Mobile Phone Recycling in Switzerland: A Potential Gold Mine?

by Isabel GuentherAntoinette van der Merwe (presenting author)

NADEL ETH Zürich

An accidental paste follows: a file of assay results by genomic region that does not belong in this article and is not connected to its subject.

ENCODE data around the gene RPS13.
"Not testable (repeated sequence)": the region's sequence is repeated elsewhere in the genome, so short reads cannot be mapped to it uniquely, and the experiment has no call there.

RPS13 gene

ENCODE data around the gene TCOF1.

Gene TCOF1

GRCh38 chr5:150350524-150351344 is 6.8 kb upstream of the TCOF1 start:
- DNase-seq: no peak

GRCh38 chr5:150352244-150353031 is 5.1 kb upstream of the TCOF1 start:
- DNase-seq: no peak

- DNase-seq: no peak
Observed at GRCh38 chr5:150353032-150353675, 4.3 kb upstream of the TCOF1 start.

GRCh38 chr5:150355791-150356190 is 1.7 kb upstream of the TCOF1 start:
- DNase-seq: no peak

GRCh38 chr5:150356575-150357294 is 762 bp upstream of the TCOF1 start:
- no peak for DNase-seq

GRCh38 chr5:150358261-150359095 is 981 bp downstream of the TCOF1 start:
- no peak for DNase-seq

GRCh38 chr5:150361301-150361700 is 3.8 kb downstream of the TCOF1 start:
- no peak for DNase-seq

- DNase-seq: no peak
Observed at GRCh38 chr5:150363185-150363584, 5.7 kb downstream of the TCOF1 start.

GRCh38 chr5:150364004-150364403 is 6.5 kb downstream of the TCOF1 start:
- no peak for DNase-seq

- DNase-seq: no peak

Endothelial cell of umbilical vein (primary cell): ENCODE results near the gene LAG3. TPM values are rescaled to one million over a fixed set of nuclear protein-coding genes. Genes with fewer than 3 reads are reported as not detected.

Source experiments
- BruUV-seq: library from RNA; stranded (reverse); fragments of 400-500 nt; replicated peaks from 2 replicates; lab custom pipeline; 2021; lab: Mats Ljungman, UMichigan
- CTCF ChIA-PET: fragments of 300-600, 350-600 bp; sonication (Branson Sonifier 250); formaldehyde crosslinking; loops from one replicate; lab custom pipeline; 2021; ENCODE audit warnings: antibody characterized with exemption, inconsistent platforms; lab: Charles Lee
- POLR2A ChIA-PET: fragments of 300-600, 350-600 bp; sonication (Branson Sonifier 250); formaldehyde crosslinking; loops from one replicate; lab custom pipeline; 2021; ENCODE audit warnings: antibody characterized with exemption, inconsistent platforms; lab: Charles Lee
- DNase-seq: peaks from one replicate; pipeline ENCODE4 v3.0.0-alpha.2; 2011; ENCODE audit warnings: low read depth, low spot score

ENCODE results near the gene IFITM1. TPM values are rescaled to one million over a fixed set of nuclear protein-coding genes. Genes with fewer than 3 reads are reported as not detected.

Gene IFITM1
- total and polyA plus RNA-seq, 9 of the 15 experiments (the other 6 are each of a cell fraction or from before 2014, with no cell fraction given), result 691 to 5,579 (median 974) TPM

Globally mobile phone subscriptions are increasing yearly. In Switzerland, mobile phones are not only the most commonly owned personal electronic device but it is also the device that is replaced most often. Tonnes of minerals are needed to produce all these mobile phones: a single mobile phone contains more than 40 different types of minerals, such as gold, lithium and copper. These minerals are mined all over the world, by large companies and by small artisanal miners. Although these mining activities have contributed to economic growth and employment, it also had substantial environmental and social impacts. However, many of the negative environmental and social impacts of mining can be reduced by producing mobile phones with recycled materials, which could be found in old unused mobile phones or by consumers using their mobile phones for a longer period. We conducted a survey with a representative sample of 2500 respondents from Switzerland to analyse the potential of “urban mining” in Switzerland. The average lifespan of a mobile phone in Switzerland is only two years. About 70% of households still have at least one old mobile phone at home. Recovering these estimated 6.5 million unused mobile phones in Switzerland could be a potential “gold mine”. A fifth of the Swiss population do not know why they keep their old phones. And although about 40% of respondents say they keep their old phone as a back-up device, about 41% of respondents who still have a mobile phone at home are not sure if their old mobile phone still works. Knowledge and security issues do not seem to be a major issue: 90% of respondents know where they could recycle their old phone and only 7% of respondents are wary of recycling because they are afraid that the data on their phone will be misused.